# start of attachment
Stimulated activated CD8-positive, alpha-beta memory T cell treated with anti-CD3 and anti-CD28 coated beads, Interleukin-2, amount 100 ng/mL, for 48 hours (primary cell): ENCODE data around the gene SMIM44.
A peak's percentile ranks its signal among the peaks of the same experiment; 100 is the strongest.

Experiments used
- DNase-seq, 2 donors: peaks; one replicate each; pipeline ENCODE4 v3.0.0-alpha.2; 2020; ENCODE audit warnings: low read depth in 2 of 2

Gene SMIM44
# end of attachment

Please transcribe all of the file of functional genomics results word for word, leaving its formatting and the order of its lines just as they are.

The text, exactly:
Stimulated activated CD8-positive, alpha-beta memory T cell treated with anti-CD3 and anti-CD28 coated beads, Interleukin-2, amount 100 ng/mL, for 48 hours (primary cell): ENCODE data around the gene SMIM44.
A peak's percentile ranks its signal among the peaks of the same experiment; 100 is the strongest.

Experiments used
- DNase-seq, 2 donors: peaks; one replicate each; pipeline ENCODE4 v3.0.0-alpha.2; 2020; ENCODE audit warnings: low read depth in 2 of 2

Gene SMIM44